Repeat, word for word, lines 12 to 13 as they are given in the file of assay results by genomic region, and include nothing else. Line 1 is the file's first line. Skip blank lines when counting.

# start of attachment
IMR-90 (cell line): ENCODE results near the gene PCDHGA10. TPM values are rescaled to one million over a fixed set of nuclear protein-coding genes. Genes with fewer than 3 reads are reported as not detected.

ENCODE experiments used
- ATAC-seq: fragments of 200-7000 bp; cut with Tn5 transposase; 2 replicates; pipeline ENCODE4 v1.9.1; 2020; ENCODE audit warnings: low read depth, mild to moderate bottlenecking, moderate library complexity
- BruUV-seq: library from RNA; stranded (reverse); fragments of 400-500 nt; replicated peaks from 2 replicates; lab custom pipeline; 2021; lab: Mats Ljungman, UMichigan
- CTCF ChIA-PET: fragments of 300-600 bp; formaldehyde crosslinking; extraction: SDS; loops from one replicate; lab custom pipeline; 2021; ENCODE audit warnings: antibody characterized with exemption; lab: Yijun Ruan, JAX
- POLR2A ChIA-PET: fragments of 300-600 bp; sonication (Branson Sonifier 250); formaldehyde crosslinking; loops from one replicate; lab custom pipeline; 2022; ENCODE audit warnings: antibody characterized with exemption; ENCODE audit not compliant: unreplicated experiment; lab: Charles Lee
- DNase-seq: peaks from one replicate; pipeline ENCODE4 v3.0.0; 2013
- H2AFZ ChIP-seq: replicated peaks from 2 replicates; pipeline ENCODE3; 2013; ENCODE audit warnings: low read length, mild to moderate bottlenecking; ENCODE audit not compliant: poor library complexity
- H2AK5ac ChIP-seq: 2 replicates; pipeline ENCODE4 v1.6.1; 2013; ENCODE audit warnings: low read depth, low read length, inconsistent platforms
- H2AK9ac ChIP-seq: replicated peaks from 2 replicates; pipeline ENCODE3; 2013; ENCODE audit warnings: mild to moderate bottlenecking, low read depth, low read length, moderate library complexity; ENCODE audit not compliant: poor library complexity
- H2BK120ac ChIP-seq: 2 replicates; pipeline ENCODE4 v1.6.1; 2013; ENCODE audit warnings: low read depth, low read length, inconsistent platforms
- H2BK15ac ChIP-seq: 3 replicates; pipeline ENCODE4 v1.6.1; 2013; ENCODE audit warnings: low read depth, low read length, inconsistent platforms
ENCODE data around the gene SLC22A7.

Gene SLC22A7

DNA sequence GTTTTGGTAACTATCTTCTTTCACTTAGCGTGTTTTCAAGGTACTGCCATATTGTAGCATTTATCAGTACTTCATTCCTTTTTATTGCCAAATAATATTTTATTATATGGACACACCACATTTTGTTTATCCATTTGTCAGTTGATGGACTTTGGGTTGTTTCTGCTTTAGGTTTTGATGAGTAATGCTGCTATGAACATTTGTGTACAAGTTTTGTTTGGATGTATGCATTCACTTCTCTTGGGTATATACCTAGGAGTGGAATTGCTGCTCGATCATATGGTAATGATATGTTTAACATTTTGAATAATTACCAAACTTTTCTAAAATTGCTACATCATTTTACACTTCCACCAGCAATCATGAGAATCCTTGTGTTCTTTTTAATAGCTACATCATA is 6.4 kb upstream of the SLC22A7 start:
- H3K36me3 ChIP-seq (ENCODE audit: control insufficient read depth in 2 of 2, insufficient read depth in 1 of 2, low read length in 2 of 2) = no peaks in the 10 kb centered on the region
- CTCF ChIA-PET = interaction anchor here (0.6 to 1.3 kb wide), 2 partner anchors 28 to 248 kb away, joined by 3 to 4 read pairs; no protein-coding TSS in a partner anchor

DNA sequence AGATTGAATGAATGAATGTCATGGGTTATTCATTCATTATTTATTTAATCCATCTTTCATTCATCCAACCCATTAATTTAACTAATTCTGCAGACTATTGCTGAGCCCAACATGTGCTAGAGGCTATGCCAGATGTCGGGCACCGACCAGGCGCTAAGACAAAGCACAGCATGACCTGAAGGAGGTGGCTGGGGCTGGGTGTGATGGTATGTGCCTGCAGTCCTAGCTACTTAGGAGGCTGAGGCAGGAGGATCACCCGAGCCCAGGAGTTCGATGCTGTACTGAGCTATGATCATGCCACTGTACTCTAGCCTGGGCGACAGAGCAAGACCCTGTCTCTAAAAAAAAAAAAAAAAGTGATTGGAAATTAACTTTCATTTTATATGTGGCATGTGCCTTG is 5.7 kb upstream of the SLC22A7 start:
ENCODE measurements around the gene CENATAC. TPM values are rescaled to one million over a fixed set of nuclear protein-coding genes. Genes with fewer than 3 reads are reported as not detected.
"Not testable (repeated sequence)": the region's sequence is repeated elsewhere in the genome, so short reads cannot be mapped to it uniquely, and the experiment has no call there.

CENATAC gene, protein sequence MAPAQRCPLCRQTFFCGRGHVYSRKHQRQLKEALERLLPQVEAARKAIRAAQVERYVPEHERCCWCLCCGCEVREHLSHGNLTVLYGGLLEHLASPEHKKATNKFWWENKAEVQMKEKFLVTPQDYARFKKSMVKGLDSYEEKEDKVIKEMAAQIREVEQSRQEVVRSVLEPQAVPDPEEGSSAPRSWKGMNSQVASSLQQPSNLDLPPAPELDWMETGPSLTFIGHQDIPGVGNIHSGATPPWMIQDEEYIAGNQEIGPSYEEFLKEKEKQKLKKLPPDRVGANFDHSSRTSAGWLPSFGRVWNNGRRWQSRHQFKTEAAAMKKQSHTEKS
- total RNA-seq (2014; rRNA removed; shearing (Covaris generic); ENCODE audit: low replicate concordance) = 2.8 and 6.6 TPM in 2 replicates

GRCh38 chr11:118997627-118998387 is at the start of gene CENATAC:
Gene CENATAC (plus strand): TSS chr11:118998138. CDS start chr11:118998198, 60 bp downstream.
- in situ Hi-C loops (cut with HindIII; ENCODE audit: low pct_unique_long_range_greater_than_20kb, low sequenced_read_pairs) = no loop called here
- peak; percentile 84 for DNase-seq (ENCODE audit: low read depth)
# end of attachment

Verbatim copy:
- H2BK15ac ChIP-seq: 3 replicates; pipeline ENCODE4 v1.6.1; 2013; ENCODE audit warnings: low read depth, low read length, inconsistent platforms
ENCODE data around the gene SLC22A7.